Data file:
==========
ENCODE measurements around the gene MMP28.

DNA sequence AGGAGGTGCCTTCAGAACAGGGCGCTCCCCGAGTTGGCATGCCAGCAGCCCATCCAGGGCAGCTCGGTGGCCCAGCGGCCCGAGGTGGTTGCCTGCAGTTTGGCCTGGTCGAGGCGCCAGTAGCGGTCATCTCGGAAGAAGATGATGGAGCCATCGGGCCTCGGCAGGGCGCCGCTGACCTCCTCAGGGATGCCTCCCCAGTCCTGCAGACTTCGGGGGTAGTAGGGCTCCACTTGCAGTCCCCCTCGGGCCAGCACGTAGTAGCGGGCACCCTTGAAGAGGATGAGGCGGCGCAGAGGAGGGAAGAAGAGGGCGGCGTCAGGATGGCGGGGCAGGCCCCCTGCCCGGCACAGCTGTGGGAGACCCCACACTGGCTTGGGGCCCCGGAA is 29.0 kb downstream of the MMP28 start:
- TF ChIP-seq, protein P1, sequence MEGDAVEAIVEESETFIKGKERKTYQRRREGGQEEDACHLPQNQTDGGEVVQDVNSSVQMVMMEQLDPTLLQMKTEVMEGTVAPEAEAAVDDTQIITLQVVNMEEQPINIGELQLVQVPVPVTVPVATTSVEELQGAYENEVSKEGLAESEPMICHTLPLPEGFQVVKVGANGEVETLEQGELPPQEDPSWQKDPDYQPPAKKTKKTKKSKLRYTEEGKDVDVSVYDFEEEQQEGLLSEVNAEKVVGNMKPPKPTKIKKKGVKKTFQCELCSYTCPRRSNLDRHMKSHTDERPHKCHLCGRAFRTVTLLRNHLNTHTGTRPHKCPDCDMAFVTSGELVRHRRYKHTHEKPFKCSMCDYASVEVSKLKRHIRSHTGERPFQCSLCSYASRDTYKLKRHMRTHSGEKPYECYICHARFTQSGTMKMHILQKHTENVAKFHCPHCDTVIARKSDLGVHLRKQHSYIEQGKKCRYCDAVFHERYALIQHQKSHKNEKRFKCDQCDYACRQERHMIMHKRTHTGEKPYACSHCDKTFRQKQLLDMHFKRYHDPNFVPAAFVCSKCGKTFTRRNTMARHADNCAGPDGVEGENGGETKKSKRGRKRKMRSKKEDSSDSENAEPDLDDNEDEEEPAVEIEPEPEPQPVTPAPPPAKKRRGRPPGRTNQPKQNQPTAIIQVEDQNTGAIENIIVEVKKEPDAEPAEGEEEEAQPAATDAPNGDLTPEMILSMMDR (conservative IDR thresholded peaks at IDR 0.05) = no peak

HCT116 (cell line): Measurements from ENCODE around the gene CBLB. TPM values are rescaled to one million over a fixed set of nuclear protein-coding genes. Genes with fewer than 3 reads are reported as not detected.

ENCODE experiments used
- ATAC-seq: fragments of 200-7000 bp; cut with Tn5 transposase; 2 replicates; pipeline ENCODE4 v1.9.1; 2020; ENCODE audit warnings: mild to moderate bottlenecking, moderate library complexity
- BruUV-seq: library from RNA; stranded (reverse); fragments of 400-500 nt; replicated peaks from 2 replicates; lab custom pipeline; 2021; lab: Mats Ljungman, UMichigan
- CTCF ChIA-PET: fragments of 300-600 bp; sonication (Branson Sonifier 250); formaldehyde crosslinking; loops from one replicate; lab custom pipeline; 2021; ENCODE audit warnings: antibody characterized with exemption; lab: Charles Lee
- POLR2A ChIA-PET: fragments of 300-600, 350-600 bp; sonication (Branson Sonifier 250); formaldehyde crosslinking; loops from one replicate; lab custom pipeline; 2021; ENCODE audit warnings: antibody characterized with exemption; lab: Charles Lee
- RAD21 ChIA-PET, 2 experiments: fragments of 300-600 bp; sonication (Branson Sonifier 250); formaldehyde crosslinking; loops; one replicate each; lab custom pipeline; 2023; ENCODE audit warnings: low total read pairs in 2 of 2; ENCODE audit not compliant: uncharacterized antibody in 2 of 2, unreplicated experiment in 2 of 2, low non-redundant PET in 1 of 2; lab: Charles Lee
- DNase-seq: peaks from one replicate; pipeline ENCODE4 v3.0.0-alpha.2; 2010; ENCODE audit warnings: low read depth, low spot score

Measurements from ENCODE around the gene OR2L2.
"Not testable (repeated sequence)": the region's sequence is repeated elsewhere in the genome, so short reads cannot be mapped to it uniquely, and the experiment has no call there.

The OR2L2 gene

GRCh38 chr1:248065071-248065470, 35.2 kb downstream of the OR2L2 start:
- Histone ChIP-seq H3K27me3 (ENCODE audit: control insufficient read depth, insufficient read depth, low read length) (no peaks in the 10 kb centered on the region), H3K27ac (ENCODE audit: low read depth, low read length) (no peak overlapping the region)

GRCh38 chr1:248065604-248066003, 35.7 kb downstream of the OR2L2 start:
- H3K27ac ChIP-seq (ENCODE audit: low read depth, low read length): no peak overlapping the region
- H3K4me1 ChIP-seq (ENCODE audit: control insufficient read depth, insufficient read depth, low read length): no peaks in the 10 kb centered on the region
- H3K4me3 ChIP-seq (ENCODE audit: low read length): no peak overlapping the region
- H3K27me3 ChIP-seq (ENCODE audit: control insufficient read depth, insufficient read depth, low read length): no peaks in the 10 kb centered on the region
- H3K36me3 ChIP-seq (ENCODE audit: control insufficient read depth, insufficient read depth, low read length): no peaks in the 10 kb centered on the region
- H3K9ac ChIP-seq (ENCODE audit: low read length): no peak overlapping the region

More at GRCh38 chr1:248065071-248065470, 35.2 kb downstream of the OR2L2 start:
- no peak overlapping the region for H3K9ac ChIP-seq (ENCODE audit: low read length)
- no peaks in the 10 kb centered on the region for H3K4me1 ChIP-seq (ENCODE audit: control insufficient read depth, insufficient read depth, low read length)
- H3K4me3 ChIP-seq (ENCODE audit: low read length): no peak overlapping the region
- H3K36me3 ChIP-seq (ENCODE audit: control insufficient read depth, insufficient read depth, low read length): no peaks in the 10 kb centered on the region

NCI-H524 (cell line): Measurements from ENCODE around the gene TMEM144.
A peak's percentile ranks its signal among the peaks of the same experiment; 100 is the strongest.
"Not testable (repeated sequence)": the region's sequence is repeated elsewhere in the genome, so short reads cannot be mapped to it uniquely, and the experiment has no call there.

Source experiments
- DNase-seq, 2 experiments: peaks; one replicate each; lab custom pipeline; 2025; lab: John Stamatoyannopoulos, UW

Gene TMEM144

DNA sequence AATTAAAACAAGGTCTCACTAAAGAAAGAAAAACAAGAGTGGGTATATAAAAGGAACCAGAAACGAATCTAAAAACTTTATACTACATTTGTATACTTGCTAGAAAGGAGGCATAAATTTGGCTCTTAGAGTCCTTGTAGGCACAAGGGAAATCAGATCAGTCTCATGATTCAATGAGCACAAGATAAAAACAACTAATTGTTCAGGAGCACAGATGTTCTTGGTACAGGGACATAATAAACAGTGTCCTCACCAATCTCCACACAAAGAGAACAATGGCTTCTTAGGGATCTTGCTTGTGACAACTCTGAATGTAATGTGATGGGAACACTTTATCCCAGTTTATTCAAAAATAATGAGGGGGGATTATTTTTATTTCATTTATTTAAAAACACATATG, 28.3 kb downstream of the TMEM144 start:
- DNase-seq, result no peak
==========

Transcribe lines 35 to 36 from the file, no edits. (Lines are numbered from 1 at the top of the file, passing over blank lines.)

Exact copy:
DNA sequence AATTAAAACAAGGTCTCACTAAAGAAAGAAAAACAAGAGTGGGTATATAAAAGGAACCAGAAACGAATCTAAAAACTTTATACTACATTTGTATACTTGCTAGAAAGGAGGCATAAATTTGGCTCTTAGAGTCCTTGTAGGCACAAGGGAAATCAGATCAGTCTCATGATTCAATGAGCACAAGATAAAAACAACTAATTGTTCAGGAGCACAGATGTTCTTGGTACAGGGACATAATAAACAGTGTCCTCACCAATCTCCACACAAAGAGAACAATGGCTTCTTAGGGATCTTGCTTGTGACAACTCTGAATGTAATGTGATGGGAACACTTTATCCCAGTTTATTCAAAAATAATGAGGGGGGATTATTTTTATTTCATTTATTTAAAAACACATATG, 28.3 kb downstream of the TMEM144 start:
- DNase-seq, result no peak